You can choose whatever software for presenting ECG signal. I did the image by Matlab 2015a in Ubuntu 10.10.3/Debian 8.1. However, assume that you do not have here the original signal. You need to vector smartly to get nice output. I am interested how much different vector/visual techniques maintain the original signal. The thread To convert only black color to white in Matlab is about some tools to measure how much you lose signal from one technique. The optimum would use such methods that you could maintain the signal quality and return from the bigger image the smaller image.

Example picture

enter image description here

How can you scale this image for A3 or bigger for printing?

  • It is not understood the purpose of the re-scaling? Any photo program could interpolate the available pixels to a different resolution, a vector scaling program could attempt to do it better (they don't) using different methods. Most printers (driver) will scale the available pixels to print a smaller (or larger) image to using the whole page? If it was vectors then vectors are scalable before they are rasterised into a set of pixels. What is the need? and what are you trying to accompish beyond what interpolating it could do? – Psycogeek Jun 14 '15 at 9:17
  • Essential information missing: What software are you using? On which OS? What is your intent with the print? – Hannu Jun 14 '15 at 10:58
  • @Hannu I added the answer to your comment in the body of the question. Any more pieces of information needed? – Léo Léopold Hertz 준영 Jul 28 '15 at 11:48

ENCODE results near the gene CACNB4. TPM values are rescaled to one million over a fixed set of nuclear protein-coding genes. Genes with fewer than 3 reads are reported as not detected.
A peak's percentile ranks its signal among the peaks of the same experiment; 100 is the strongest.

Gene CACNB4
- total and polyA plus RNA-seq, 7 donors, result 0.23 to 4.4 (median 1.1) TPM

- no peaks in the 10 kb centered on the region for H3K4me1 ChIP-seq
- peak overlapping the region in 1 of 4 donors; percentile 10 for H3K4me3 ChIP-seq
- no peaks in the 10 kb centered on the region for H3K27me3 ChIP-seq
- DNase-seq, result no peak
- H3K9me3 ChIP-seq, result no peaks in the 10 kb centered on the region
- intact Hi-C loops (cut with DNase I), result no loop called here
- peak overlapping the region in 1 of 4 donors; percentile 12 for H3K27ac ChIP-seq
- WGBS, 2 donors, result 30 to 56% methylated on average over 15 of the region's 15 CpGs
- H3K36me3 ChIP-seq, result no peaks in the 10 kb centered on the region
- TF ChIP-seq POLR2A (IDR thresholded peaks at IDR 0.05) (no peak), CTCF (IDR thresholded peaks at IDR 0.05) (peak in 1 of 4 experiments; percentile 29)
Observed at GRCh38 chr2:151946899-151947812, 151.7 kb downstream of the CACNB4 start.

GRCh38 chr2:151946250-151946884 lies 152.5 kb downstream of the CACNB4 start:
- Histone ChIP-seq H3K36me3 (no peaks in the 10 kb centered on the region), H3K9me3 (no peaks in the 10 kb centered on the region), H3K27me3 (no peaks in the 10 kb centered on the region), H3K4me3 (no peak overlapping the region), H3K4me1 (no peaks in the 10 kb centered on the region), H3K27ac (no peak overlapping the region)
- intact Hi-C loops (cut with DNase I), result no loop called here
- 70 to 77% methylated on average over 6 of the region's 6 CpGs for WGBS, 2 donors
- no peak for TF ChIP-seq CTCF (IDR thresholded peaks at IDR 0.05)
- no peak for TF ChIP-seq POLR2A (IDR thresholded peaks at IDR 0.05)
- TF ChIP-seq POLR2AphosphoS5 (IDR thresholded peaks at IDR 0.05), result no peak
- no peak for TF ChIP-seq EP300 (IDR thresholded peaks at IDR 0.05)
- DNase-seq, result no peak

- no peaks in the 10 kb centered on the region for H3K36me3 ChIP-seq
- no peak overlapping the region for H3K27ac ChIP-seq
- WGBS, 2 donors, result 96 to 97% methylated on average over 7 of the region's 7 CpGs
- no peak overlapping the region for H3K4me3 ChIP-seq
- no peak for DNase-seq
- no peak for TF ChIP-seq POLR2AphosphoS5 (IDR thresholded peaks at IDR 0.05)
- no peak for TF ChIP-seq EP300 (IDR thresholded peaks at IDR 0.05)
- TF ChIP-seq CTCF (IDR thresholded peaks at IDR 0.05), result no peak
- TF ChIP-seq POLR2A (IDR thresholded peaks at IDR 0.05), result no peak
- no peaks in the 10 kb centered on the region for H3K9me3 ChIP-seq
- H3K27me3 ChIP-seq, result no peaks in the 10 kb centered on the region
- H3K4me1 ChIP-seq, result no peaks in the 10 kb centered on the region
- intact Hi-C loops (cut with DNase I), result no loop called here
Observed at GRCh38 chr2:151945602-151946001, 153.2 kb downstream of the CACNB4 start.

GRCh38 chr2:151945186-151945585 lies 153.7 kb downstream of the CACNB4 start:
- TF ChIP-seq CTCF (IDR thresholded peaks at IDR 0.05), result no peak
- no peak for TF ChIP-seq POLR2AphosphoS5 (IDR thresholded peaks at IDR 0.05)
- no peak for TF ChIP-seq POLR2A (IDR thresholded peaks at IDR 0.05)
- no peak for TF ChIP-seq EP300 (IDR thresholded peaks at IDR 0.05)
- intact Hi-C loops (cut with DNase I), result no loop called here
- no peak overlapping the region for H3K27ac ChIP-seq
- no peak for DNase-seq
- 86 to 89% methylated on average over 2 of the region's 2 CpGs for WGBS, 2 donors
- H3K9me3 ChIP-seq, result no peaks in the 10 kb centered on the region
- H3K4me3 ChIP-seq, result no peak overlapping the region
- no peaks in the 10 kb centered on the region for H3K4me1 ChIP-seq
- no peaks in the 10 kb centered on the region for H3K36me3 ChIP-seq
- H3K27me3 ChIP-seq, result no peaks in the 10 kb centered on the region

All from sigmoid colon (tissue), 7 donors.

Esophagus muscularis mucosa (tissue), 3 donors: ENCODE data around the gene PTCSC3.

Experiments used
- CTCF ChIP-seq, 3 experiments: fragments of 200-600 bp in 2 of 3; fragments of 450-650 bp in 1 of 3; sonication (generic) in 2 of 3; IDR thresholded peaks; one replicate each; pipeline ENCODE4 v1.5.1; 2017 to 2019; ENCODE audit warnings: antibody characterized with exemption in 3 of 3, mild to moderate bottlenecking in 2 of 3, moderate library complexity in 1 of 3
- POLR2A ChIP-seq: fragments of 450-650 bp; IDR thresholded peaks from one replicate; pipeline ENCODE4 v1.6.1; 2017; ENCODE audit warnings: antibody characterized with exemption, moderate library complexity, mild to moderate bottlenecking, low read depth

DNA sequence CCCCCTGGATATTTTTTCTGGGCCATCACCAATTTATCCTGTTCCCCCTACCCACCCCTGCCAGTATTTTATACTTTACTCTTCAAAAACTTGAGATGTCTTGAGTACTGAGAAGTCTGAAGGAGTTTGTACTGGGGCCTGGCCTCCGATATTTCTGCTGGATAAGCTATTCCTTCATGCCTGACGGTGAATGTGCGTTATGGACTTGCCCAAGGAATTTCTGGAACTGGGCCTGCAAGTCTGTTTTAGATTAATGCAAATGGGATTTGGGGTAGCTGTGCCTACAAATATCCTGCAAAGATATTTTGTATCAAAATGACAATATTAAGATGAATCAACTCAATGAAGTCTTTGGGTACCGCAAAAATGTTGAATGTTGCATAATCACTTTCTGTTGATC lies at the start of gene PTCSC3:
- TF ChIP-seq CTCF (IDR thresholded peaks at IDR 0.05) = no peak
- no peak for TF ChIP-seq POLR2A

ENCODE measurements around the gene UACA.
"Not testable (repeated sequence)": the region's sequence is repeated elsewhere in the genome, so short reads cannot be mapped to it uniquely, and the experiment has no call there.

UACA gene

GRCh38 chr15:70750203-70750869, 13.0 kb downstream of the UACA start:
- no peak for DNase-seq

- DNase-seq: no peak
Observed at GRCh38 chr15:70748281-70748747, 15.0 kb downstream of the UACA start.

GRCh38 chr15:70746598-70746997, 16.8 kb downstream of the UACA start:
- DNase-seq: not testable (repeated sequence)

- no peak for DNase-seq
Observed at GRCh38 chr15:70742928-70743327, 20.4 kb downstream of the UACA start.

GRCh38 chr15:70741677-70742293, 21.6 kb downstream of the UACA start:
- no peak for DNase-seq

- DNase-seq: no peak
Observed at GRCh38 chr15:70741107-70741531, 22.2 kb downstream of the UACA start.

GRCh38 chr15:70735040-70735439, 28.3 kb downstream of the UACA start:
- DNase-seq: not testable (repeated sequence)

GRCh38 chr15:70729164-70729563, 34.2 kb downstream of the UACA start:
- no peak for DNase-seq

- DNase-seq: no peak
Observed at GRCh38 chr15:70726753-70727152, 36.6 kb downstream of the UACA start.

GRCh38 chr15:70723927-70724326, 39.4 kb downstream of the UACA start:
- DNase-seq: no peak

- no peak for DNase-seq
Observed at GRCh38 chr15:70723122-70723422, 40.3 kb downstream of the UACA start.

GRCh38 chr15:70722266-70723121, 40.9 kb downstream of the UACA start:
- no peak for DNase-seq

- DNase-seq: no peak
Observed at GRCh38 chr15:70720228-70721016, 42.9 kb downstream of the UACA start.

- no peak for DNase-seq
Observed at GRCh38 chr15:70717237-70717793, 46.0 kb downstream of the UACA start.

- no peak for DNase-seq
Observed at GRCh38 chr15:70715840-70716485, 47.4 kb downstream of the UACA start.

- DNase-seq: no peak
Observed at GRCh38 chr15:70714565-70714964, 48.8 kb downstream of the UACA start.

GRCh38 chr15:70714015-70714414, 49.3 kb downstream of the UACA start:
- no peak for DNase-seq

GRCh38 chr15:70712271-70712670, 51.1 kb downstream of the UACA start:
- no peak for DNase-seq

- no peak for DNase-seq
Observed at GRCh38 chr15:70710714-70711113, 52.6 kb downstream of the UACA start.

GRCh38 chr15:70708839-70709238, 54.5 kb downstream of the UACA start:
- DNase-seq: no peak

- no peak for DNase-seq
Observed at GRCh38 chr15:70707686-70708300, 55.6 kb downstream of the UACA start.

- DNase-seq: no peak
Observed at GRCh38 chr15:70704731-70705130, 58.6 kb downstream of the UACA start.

Starting with the known:

  • The image given is 701px × 561px
  • A3 paper size is 16.25" x 11.75"

And the bit you may be missing which is that printed output needs a dot density running from around 150 dots per inch up to around 300 dots per inch. Anything much below 180-200 starts to become noticeably grainy, above 300 rarely results in noticeable improvements except in very fine lines.

So your image size would give an ideal print between around 4.7"x3.7" down to maybe 2.3"x1.9"

This tells us you need to find around 3x the number of pixels linearly.

The only way to do this is to use an image processing algorithm that interpolates between known pixels to fill in the gaps. Photoshop, The GIMP or other photo processing tools will have filters that will do this but the output might well be less than stellar since these are mainly aimed at processing photographs not line charts.

Another way to look at this issue though is to view the image on a large monitor - such as my 24" which is larger that A3 with a much lower dpi (around 90'ish) - then zoom the image so it fills the screen. If that image is usable for whatever purpose you have, then you don't need to worry - print one off and see how it looks!

  • How can you estimate how well your techniques can maintain the original signal/image? The best case would be that you can return from the processed image the old image. – Léo Léopold Hertz 준영 Jul 28 '15 at 11:49
  • Not sure I understand your question. If you are printing, the question is irrelevant since that will be the endpoint of your processing. If you are wanting the image scanned back in again, you need to update your original question as you haven't shared all the facts needed for a solution. The original q. implies you want a usable A3 print from limited pixels, my a. should help you work out if you can successfully do that in your situation - there is no hard and fast answer because it very much depends on the original and on the use the print is put too, how viewed, etc. – Julian Knight Jul 28 '15 at 20:55

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